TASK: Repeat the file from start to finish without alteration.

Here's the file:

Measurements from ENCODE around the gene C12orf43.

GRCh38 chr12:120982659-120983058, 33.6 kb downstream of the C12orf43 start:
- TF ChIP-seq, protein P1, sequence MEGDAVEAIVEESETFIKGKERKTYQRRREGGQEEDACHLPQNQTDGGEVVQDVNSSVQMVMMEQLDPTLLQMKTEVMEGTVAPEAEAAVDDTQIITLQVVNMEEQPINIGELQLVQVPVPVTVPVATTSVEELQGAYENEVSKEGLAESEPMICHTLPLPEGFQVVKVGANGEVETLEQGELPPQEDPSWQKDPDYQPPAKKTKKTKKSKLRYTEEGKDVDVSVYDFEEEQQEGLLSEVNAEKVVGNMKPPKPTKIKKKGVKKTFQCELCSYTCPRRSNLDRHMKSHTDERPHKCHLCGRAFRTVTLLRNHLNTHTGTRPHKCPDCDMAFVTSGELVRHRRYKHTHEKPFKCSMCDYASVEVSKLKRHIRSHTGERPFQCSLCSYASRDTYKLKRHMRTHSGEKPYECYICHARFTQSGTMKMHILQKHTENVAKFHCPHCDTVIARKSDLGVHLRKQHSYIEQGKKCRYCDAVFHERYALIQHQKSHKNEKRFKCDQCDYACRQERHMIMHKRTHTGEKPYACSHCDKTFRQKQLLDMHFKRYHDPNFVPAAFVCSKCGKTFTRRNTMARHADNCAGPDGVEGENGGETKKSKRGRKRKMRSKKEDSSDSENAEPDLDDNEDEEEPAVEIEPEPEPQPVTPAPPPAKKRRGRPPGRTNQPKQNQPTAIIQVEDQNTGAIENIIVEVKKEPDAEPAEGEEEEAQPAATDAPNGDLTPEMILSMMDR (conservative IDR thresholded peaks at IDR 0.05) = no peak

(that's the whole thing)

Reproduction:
Measurements from ENCODE around the gene C12orf43.

GRCh38 chr12:120982659-120983058, 33.6 kb downstream of the C12orf43 start:
- TF ChIP-seq, protein P1, sequence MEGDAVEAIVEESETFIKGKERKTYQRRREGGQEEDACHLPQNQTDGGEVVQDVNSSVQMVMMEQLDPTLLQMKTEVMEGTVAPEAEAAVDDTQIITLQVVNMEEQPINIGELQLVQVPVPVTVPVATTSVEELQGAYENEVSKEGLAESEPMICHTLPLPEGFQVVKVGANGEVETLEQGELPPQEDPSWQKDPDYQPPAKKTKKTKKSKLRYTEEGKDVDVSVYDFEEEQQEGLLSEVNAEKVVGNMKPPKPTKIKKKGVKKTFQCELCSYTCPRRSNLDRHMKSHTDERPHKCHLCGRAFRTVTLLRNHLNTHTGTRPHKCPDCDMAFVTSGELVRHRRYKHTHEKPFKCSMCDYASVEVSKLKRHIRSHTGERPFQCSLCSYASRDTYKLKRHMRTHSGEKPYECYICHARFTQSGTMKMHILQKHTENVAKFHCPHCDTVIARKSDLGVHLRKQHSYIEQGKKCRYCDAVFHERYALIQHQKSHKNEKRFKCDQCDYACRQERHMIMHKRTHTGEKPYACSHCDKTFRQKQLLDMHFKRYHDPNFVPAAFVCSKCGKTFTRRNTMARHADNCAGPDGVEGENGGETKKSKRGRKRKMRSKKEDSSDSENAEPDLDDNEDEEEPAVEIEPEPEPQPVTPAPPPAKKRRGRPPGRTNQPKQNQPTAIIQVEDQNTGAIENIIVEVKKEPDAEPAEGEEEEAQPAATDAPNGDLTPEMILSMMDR (conservative IDR thresholded peaks at IDR 0.05) = no peak